Case II, contained yielding, the effects of the plastic zone are no longer negligible. For this case, the strain field is dominated by elastic-plastic fracture mechanics, the subject of this chapter. We will see later in this chapter that the fracture can be well described by the Jc (non-linear critical energy release rate). The final two cases will not be considered in these notes, however they are included here to show other possibilities.

Case III, full yielding, involves large deformations due to the large plastic zone. This case is less useful since typically the structure is no longer capable of supporting the applied loads.

Case IV, diffuse dissipation, is different from the other three, as there are no distinct elastic and plastic zones. Instead, the fracture is dominated by non-linear elastic, time dependent phenomena, such as creep or viscoelasticity.

Figure 6.2 Modes of fracture in specimens with different extend of plastic deformation.

March 2006 6-3

6.1.2 Two dimensional approximation (2D)

While the length L gives us an indication of the size of the plastic zone relative to the specimen dimensions, it is also useful to know the actual shape of the plastic zone around the crack tip. Using the same approach as in the previous section, it is not difficult to obtain its shape.

In cylindrical coordinates the principle stresses 1 and 2 for an arbitrary stress field are given by,

22rr rr

1 2 r2 2,

+ + = +

(6.7)

Near the crack tip, where the stress field is dominated by the terms of eq. (4.36) we obtain after some algebraic manipulation,

I1,2 cos 1 sin2 22 r

= K

(

(6.8)

and )3 1 2 + = in the case of plane strain.

Note that for the case of = 0, the last equation reduces to (6.2). Substituting eq. (6.8) into (6.3) and simplifying leads to the following yield condition,

( )2K1 2 2 2 2I

Y cos 4 1- -3cos2 r 2 2 = +

Thus, solving for the radius of the plastic zone at which this condition is satisfied rp(), gives,

( ) ( )2

2

2 2 2I

pY

K1r cos 4 1 3cos2 2

= + (6.9)

The shape of the plastic zone is plotted in Figure 6.3(a) for = 1/3 and = 1/2. Also plotted is the limiting case of plane stress (i.e.

= 0 ). As the state of stress changes through the thickness

of a thick specimen (i.e. plane stress plane strain), the shape of the plastic zone also changes. Figure 6.3(b) shows a typical shape of the plastic zone across a specimen.

Note that the shapes of the plastic zone shown above do not take into account the effects of the specimen boundaries. Thus, they are derived for a crack in an infinite plate. For an actual specimen, one must often consider the finite width in order to determine the region of plastic deformation. Figure 6.4 shows examples of the shape of the plastic zone for three standard specimens.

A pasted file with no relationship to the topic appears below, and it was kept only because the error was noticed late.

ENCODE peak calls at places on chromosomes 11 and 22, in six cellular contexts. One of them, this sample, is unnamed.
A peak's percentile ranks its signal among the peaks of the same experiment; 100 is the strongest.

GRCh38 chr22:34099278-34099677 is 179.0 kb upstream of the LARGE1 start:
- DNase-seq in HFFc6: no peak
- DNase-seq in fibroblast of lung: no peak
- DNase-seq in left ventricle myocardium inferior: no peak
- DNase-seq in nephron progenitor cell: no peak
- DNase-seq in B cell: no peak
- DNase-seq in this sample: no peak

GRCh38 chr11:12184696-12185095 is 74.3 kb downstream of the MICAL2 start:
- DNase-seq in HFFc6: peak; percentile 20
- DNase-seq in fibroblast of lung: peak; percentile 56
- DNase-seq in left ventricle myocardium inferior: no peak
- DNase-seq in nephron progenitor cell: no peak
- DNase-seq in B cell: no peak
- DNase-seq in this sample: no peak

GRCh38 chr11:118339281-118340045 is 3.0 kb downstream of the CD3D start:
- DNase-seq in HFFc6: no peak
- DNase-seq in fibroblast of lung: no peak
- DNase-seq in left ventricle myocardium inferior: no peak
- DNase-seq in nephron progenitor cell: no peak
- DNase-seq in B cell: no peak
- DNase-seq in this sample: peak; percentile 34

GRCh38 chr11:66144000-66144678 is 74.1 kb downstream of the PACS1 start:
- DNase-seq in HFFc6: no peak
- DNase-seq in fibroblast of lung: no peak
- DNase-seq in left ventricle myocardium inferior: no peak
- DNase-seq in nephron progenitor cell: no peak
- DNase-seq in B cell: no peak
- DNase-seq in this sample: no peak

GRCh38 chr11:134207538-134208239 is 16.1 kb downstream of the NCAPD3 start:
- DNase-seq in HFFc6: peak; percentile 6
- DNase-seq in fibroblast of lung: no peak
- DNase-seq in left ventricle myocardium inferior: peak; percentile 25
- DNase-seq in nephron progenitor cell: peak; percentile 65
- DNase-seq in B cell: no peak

March 2006 6-4

Figure 6.3 Plastic zone shapes; (a) as a function of ,. (b) through the specimen thickness.

Figure 6.4 Effect of finite width of specimen on shape of plastic zone; (a) double edge notch in tension, (b) center cracked specimen in tension, (c) edge crack in bending.

6.1.1 Irwins approximation of the plastic zone

It was mentioned earlier that due to the materials yielding at the crack tip the stress distribution is not given by the asymptotic filed (4.36) and shown in Figure 6.3 by the curve (1). To account for the effects of plastic deformation on the redistribution of the stress field and obtain a simple approximation, perfect plasticity is assumed thus, the stress ahead of the crack tip equals Y up to a distance . After that distance, the distribution is obtained by a translation of the asymptotic field shown by the curve (2).

2r

March 2006 6-5

The two distributions, before and after yielding, should result in equal forces since equilibrium should be assured. With references to Figure 6.5, force equilibrium results in,

1r

Y 2K

r

IY

0

dx r2 x

= (6.10)

where the distance , is the intersection of the filed (1) and the horizontal line at given by, 1 Y

2

IK

2r

IY 1

Y1

K 1 r 22 r

= =

(6.11)

Y

Figure 6.5 A crack in an infinite plate with plastic zones ahead of the crack tip.

Integrating (6.10) and using (6.11) one obtains, r1 = . Thus, the plastic zone extends over a distance equal to given by, 1 2 1r r 2r+ =

2

0

I1

Y

K1 2r

= (6.12a)

The simple analysis shown above is for the case of plane stress i.e., 3 =0

which is realistic for thin plates. In plane strain, yielding is confined due to the effects of 3 > and a smaller plastic zone ahead of the crack tip is developed. In this case, Irwin proposed the following expr